Stretching a road maintenance budget with fine milling
- Less damaged road material needing to be removed
- Less repair material needed
- Milling crews can operate independently from paving crews
- With less material removed and less repair material required, the number of haul trucks is significantly reduced
- Project and contractor costs are more efficiently controlled, expanding the scope and number of repair projects where necessary
How It Works
As previously mentioned, fine milling involves swapping out a milling machine’s standard road-milling drum (bits spaced roughly 16 mm apart) with a fine-milling drum exhibiting more closely spaced bits, 0.3 inches (8 mm) apart or less. Drums also include conical tools, sleeves, and blocks in a range of available styles, including weld-on blocks and proprietary quick-change systems requiring no welding and, in certain applications, no bolts.
Customized drum design can be the key to giving users the productivity they expect. With a wealth of proprietary drum-lacing programs, Kennametal engineers can tailor drum designs to specific customer parameters, with such user-selectable design elements as cutting pattern, diameter, width, advance rate, and rpm. The program then determine the total number of tools required, total cutting width, wrap angle per side, radial spacing, vane angle, throat width, and estimated kicker clearance. Drum configurations for a number of pavement conditions and road machine OEM specifications are also available.
Such operating specs can greatly affect fine milling projects. For example, a faster machine advance speed generally yields a rougher texture while a faster drum rotation (RPM) yields a smoother texture.
Saving Millions in Georgia
The Georgia Department of Transportation (GDOT) recently wanted to repair a distressed open-graded friction course (OGFC) on 15.6 miles of I-75 south of Macon. This project had a dense graded surface mix layer with an overlying OGFC that had been in service for more than 10 years. Although the OGFC had begun to deteriorate, the underlying mix was still in good condition.
Milling only the OGFC and replacing it with GDOT’s porous European mix (PEM) was determined to be the most cost-effective approach. However, this rehabilitation practice had rarely been done in Georgia. The potential existed for poor bonding between the PEM and the conventional milled surface, permitting surface water to flow through the porous layer and become trapped in the valleys of the conventional milled surface, (usually with a ridge-to-valley depth (RVD) of 8 mm or greater). Because of these concerns, Georgia DOT typically placed a costly new layer of dense-graded surface mix over the conventional milled surface prior to the PEM.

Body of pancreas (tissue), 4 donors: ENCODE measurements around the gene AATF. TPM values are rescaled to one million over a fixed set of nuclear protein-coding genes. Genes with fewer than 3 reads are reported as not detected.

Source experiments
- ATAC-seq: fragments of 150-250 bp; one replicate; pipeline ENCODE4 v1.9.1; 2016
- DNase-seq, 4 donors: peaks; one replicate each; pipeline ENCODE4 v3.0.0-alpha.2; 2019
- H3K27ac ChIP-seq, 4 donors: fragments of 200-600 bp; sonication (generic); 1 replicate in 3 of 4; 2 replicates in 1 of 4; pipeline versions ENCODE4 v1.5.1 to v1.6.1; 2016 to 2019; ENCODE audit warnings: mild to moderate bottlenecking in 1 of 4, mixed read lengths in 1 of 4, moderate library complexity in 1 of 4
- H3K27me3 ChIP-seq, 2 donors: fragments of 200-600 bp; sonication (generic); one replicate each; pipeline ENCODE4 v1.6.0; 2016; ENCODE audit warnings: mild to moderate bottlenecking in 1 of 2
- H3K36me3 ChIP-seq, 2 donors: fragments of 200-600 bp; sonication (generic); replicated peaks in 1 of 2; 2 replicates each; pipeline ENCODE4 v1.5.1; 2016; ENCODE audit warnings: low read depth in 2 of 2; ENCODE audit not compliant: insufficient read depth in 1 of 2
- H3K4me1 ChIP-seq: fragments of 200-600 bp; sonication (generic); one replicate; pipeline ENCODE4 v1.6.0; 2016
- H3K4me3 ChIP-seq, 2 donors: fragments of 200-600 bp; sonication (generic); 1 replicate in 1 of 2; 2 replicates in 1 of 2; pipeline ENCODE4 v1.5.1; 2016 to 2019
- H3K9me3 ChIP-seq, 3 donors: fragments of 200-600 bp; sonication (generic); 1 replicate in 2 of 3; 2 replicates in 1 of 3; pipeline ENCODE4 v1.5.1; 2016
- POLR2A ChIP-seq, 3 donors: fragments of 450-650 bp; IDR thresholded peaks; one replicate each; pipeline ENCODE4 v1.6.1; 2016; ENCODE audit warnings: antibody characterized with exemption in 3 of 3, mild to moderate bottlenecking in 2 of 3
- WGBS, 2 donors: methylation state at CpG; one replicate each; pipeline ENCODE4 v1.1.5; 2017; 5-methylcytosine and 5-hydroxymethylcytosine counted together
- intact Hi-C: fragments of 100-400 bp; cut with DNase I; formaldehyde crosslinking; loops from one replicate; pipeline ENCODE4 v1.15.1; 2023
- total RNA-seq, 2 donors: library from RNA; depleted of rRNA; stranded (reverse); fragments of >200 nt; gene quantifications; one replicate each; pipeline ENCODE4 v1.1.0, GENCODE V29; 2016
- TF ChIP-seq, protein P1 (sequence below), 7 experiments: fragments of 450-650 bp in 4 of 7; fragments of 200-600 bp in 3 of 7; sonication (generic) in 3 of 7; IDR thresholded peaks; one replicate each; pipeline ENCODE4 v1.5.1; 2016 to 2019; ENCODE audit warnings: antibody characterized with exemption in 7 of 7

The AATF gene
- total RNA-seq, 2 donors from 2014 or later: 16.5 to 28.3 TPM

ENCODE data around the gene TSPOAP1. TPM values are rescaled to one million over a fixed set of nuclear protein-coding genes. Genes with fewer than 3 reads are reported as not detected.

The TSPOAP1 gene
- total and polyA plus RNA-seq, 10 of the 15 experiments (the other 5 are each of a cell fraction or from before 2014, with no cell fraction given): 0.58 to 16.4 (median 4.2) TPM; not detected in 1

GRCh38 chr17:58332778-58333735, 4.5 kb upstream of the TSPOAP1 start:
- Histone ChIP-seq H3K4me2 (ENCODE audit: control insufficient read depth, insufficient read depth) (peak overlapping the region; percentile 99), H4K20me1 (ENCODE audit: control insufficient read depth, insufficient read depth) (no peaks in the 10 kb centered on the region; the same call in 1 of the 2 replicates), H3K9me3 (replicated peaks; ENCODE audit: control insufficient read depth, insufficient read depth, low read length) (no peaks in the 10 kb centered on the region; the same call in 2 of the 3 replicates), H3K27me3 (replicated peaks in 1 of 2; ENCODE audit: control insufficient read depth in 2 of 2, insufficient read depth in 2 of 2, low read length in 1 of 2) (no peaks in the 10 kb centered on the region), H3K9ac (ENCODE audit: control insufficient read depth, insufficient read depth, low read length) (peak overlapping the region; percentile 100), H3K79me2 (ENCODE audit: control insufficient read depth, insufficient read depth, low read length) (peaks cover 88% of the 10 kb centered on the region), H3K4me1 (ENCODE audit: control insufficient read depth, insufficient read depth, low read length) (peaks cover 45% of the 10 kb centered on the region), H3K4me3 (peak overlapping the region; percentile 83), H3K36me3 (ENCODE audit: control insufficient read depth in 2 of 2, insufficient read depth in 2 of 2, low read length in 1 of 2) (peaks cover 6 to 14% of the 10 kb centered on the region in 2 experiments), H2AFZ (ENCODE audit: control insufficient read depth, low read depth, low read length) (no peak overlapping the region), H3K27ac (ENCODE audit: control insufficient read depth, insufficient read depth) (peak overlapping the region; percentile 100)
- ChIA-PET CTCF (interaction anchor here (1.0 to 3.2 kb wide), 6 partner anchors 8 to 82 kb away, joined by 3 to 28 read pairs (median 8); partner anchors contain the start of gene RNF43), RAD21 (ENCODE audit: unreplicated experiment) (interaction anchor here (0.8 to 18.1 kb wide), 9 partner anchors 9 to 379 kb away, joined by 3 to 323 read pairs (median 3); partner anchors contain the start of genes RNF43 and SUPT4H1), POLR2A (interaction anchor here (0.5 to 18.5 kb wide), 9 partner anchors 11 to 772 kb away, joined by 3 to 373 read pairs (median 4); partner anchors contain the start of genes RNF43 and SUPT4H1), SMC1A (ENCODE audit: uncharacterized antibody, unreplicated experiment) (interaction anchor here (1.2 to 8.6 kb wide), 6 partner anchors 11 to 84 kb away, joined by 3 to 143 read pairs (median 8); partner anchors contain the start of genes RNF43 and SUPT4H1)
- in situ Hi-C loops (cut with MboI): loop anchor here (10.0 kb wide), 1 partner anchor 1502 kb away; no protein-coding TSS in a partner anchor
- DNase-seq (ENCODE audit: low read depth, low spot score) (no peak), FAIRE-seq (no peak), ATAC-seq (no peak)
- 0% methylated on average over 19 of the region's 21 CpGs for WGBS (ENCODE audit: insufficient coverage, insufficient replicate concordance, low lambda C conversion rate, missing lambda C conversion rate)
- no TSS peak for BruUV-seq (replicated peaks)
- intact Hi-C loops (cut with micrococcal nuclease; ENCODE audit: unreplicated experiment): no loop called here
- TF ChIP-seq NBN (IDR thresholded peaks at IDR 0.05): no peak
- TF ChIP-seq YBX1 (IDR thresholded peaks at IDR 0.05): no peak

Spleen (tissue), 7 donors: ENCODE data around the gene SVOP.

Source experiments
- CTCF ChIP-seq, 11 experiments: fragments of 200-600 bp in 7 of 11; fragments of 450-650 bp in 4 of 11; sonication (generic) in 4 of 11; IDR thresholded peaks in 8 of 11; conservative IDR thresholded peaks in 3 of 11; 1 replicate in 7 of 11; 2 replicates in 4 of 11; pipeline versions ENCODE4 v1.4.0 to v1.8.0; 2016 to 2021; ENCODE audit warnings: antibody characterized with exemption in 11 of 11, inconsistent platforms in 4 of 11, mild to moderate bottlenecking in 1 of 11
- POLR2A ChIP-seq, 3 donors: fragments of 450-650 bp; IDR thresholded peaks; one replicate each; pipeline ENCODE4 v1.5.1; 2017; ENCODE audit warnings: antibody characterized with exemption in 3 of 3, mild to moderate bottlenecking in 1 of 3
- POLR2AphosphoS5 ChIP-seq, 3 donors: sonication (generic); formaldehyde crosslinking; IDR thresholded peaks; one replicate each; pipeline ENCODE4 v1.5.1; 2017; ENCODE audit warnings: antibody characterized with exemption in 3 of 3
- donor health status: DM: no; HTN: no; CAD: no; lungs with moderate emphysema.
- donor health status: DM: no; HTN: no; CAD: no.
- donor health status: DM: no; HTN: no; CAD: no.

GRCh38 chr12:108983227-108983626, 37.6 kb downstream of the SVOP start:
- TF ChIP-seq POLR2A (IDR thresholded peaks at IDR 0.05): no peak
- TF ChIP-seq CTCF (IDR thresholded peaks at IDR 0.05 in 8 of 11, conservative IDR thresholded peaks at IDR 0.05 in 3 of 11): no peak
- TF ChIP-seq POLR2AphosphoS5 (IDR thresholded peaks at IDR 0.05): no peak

Fortunately, GDOT had run tests with the National Center for Asphalt Technology to determine the underlying OGFC was in good shape and became aware of fine milling technology. For the GDOT project, an even finer-spaced micro-milling drum at 0.2 inches (5.08 mm) was used.
GDOT’s texture specification for micro milling on the project included controlling the depth of the micro milled surface to an accuracy of 1.6 mm and maintaining RVD of 3.2 mm or less. Target smoothness was 825 mm/km, not to exceed 900 mm/km.
The fine-textured surface achieved by micromilling along with less than half the previous RVD allowed GDOT to place a new PEM layer directly on the milled surface of the existing dense-graded surface mix, eliminating the need for an additional surface mix layer. GDOT estimated savings of $58,000 per lane mile or a total savings of approximately $5.4 million for the project.
NCAT assisted during the project by evaluating surface texture depths in the micromilled surface using its Ultra Light Inertial Profiler (ULIP) and measuring smoothness with its Laser Road Profiler (LRP). Results indicated that the RVD requirements were achievable with the proper application of a fine-milling drum.
GDOT has been pleased with the cost-effective strategy of using micromilling to remove distressed OGFC and replace it with PEM. The agency has also added software to the LRP to allow determination of RVD values while measuring smoothness.
With micromilling, the end result is a super-fine surface. This surface is for milled surfaces that are left open to traffic. This will provide the best readability. Some states and providences have readability specifications in the ranges that require this type of milling. This milling is normally done with shallow cuts, such as 25 mm to 50 mm deep. Speed is varied to obtain the proper ride spec.